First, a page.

Vascular Plants of North Carolina
Account for Spring Forget-me-not - Myosotis verna   Nuttall
Members of Boraginaceae:
Members of Myosotis with account distribution info or public map:
Google Images
Section 6 » Order Lamiales » Family Boraginaceae
Show/Hide Synonym
DistributionPresent over most of the state, particularly throughout the central and eastern Piedmont. Widely scattered in the coastal region and in the northern Mountains.

This is a widespread species across the U.S., ranging from southern Canada south to northern FL (very rare) and central TX; also in some far Western states.
AbundanceFairly common to frequent in the central and eastern Piedmont, though has apparently declined in recent decades; formerly more common. It is uncommon in the western and central Coastal Plain, and very rare toward the coast. Uncommon in the central and southern Mountains, but rare to absent in the northern ones.
HabitatThis is a species of dry and mostly sunny to lightly shaded places. It grows along upland wooded borders and openings, dry and overgrown fields, in powerline clearings, and other similar places. However, some collections are from creek margins, and thus on some occasions in can be found in disturbed damp ground.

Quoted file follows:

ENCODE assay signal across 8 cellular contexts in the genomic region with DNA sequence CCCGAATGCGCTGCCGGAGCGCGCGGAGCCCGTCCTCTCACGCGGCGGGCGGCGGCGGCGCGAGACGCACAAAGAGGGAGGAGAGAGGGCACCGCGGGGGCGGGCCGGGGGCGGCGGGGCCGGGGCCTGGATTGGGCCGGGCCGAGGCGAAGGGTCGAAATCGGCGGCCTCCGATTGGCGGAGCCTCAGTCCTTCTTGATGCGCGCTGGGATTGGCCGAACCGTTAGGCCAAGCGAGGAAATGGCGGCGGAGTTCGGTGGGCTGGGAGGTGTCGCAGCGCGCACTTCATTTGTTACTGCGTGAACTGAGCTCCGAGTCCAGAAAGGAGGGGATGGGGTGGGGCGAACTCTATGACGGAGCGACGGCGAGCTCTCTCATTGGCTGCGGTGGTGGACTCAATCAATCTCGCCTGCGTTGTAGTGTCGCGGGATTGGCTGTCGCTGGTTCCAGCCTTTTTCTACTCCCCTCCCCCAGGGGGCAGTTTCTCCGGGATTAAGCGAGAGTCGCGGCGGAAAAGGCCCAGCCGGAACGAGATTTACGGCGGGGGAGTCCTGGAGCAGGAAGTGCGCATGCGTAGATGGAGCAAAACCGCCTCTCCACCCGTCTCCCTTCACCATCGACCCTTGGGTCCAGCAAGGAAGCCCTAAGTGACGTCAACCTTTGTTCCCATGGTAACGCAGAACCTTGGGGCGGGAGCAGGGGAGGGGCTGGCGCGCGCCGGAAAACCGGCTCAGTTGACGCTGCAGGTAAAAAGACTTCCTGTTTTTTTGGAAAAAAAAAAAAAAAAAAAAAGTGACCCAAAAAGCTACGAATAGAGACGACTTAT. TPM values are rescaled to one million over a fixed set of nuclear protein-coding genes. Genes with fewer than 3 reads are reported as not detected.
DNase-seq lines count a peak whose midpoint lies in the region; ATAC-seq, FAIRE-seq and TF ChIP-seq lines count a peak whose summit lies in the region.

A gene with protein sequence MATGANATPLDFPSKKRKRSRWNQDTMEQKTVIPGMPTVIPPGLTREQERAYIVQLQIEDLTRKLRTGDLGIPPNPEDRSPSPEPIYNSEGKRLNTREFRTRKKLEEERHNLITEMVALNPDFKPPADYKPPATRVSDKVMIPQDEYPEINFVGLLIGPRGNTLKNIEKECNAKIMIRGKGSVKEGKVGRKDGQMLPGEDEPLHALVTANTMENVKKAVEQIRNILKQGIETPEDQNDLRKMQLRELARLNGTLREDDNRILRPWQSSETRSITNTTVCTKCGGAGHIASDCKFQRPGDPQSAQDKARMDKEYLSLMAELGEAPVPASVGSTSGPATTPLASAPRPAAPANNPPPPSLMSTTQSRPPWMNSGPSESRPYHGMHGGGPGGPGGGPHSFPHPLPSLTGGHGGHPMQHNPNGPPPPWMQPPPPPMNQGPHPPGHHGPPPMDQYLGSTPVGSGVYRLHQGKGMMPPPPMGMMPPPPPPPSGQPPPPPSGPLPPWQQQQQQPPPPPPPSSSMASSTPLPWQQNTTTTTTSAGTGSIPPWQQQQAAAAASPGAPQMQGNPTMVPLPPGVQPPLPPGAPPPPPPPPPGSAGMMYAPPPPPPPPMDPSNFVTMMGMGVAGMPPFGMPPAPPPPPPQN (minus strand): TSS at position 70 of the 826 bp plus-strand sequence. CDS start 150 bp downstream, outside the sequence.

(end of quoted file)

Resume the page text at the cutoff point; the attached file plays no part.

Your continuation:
PhenologyBlooms from March to July, mainly through May, and fruits soon after flowering; withers shortly after fruiting.
IdentificationThis is a smaller and more pubescent version of M. macrosperma, and they have many features in common. M. verna grows mostly just to 8 inches tall, seldom more than 1 foot tall, whereas the other species usually reaches 1.5-2 feet tall. It usually has a few branches from the upper stem. The alternate leaves are oblanceolate to almost linear, about 1.5 inches long and barely 1/4-inch wide. The short racemes of flowers grow at the branch tips. The very small white flowers are barely 1/10-inch across, with 5 lobes; they grow fairly close together, typically less than 2/5-inch (1 cm) apart. The flowers in M. macrosperma grow farther apart, and lower ones are often 4/5-inch (2 cm) apart. In M. verna, the fruit stalks are ascending such that the fruit is somewhat erect, whereas those in M. macrosperma are divergent such that the fruiting stalks are almost perpendicular to the raceme axis. In summary, a small, white-flowered forget-me-not growing in dry habitats should be this one, but you still need to check out the flowers and fruit characters to be sure, as M. verna at times grows in damp/low places.
Taxonomic CommentsNone

Other Common Name(s)Early Forget-me-not, Spring Scorpion-grass
State RankS4 [S5]
Global RankG5
State Status
US Status
USACE-agcpFACU link
USACE-empFAC link
County Map - click on a county to view source of record.
Select a source
Select an occurrence type